Does parking make microcar ownership worthwhile?

December 10, 2013

Van, SUV and truck drivers may often fantasize over the parking options open to microcar drivers: it seems that tiny cars can park over, around, and in between all other vehicles on the road. Mini Coopers, Smart Cars, the KAIST Armadillo-T, and the Fiat 500 are all easily parkable, environmentally friendly vehicles. But even microcars have their own hurdles when it comes to parking in the world’s crowded cities. Read on to learn about new developments in parking the world’s most advanced microcars, including some which:

1. Fold right in half: The KAIST Armadillo-T foldable micro electric car saves on space in an innovative new way. “The small and light electric car completely folds in half when parking, making it a perfect fit for public or private transportation in an urban environment,” notes the company. The car pays homage to its namesake. “The research team imitated the animal’s distinctive protection characteristic of rolling up into a ball when facing with threat from predators. Just as armadillos hide themselves inside the shell, Armadillo-T tucks its rear body away.”

The car collapses from 110 inches to 65 inches long. A KAIST Armadill0-T weighs just 450 kg, and it takes up a third of the standard-sized parking space in Korea. Added bonus? A smartphone-remote control allows drivers to turn the car 360 degrees, for even more convenient parking in unusually sized parking spots.

2. Park themselves: The 2014 Mini Cooper hardtop, available in March 2014, measures slightly larger than previous models. But the new version offers an innovative automatic parking feature — the likes of which has been seen at work in larger cars, including Land Rovers and Jeeps. The car uses a sonar-based system that “automatically seek[s] parking spaces that the Cooper will fit into while the driver pilots the vehicle at speeds below 20 mph.” After the car finds an appropriately sized space, its driver is alerted to reverse and “modulate the brakes while the computer takes over the electronic power steering, guiding the vehicle into the space,” according to CNET.

2013 mini cooper at a car show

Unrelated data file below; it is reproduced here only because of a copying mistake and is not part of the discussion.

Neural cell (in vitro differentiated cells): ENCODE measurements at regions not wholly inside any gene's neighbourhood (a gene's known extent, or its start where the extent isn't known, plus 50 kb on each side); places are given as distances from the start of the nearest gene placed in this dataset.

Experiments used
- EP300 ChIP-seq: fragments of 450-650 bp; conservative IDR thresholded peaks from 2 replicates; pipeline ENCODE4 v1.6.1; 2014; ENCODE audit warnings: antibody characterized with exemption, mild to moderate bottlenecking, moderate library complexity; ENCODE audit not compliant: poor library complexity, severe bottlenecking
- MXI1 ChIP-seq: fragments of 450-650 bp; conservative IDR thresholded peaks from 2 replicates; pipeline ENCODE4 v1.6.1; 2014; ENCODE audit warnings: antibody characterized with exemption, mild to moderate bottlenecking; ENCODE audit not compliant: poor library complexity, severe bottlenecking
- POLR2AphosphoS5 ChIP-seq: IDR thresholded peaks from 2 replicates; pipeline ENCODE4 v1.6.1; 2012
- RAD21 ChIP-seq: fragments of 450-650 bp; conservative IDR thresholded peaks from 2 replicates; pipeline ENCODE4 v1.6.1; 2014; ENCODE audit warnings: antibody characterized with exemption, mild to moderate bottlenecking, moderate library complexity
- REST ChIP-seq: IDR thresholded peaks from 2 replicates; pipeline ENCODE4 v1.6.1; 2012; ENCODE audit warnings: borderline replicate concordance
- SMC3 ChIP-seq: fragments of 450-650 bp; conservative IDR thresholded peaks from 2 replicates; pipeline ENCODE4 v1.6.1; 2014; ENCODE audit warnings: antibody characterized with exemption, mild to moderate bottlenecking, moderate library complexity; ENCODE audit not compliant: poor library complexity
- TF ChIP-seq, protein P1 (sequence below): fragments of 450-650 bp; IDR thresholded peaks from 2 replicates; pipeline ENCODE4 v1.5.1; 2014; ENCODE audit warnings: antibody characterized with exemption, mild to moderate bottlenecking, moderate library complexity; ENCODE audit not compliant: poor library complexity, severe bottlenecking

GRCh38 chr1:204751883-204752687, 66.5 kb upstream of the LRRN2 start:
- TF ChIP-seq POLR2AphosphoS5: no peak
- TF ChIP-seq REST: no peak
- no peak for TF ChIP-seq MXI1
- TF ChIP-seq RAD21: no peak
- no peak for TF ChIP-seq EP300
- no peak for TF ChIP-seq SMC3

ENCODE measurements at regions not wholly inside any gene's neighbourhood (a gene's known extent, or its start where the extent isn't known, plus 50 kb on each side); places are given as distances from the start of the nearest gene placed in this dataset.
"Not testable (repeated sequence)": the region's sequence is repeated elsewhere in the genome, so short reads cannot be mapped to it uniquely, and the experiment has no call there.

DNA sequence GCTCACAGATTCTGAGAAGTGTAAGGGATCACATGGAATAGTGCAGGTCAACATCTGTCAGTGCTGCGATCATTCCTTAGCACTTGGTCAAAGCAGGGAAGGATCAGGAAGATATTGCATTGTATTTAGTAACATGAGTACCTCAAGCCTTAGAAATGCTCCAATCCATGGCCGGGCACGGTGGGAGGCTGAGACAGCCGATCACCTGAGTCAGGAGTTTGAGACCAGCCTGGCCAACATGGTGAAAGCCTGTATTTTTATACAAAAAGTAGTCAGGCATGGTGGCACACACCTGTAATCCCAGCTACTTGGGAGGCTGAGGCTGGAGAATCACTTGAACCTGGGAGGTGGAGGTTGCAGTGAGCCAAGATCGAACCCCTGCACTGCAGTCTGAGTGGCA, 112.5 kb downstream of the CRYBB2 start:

Some new-model Mini Coopers like this one can actually park themselves. From Sarah Larson.

3. Save on traditional parking costs: Parking garages and car dealers alike are offering discounted parking for microcars. Take New York City, where the Fiat 500, which measures about 117 inches in length, 52 inches in width, and 52 in height, can be parked for a mere $99 monthly through a special deal on a lease at some garages. Icon Parking Systems, a parking garage company, offers half-price parking for Smart Cars in that city as well.

Parking on the street is easier too, as microcars can squeeze into spaces that are prohibitively small for SUVs or even mid-sized sedans. Designated parking space sizes vary by region. In Philadelphia, Pennsylvania, the minimum size is 8’6” x 18’0”, but if there are 25-plus spaces, some may be reduced to 8’0” x 18’0”. In Danbury, Connecticut, the parking space varies from 9′ in width to 18″0 in length for standard sized spaces, to  8′ in width to 15’0″ in length for compact sized spaces.

2013 Fiat 500 Abarth

A much-coveted 2013 Fiat 500 Abarth. From David Villareal Fernandez.

Microcar drivers must still be wary of local parking laws, however. Small cars have been spotted in unusual spaces — such as wedged, perpendicular, between two traditionally parked cars. Not only are these configurations often illegal, but in doing so you risk major damage to your car’s lesser protected sides.
div class=”related-products”>

Like this topic? Check out our related products:

  • Compact Car Parking Signs

Tags: , , ,

Category: Automotive, Resources

About the Author ()

Katy is a writer, reporter and editor who, in addition to writing for RoadTrafficSigns, has worked with the United Nations Development Programme, Hamptons magazine, Hearst Corporation, The Daily Mail, People Magazine, and a variety of other publications and nonprofits. After graduating with honors from the Columbia University Graduate School of Journalism in 2011, and distinctions on her thesis and in the consumer journalism seminar, she moved to Milan, Italy. In Italy, she worked as a writer and consultant for an international magazine, editing and translating text and reporting on such events as the Salone Internazionale del Mobile, the annual design fair. A born and raised New Yorker, she has lived in three of five boroughs, relying quite a bit on public transport until getting her driver's license at the admittedly belated age of 21.

Comments are closed.

Top